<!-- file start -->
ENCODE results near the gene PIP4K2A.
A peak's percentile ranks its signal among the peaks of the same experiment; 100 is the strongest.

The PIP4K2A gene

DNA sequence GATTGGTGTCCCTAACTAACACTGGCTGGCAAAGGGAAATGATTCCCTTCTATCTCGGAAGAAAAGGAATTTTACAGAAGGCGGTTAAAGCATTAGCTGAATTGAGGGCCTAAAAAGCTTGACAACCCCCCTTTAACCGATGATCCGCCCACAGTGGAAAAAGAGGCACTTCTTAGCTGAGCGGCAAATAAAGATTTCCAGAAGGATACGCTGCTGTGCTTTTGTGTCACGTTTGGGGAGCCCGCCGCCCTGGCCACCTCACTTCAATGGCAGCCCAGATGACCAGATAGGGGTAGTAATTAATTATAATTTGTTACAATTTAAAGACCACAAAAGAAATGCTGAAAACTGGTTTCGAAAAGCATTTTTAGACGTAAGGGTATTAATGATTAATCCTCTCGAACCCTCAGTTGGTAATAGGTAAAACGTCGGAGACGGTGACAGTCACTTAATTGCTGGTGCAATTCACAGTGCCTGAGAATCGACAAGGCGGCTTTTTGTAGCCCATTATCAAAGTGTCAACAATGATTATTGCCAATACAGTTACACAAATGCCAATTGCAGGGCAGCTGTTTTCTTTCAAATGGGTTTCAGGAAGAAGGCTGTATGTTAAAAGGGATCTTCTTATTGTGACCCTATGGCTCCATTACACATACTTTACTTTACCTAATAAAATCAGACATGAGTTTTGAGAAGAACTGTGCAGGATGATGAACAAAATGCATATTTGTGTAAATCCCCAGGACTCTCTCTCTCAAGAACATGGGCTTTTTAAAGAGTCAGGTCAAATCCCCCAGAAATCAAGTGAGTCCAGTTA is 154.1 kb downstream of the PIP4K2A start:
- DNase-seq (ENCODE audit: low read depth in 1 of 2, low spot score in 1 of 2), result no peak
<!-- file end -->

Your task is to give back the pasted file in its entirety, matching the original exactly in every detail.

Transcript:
ENCODE results near the gene PIP4K2A.
A peak's percentile ranks its signal among the peaks of the same experiment; 100 is the strongest.

The PIP4K2A gene

DNA sequence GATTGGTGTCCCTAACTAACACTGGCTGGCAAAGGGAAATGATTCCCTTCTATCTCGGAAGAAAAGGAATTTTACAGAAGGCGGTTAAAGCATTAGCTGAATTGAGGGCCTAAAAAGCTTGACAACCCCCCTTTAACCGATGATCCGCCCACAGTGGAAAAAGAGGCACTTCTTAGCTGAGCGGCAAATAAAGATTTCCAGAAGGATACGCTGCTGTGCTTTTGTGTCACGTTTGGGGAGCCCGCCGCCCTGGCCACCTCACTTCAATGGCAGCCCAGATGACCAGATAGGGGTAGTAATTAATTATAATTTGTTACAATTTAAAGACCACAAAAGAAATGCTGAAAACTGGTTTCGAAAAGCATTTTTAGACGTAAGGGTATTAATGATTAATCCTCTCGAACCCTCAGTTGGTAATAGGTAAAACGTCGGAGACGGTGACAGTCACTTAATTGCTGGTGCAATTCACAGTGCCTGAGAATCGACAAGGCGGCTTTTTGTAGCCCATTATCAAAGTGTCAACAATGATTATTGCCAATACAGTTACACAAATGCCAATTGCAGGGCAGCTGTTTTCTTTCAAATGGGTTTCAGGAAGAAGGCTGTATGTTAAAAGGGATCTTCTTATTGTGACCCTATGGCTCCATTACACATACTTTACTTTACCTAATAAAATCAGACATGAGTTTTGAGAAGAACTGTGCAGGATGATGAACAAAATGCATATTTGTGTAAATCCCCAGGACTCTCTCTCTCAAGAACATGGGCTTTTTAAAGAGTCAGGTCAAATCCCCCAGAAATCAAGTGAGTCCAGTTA is 154.1 kb downstream of the PIP4K2A start:
- DNase-seq (ENCODE audit: low read depth in 1 of 2, low spot score in 1 of 2), result no peak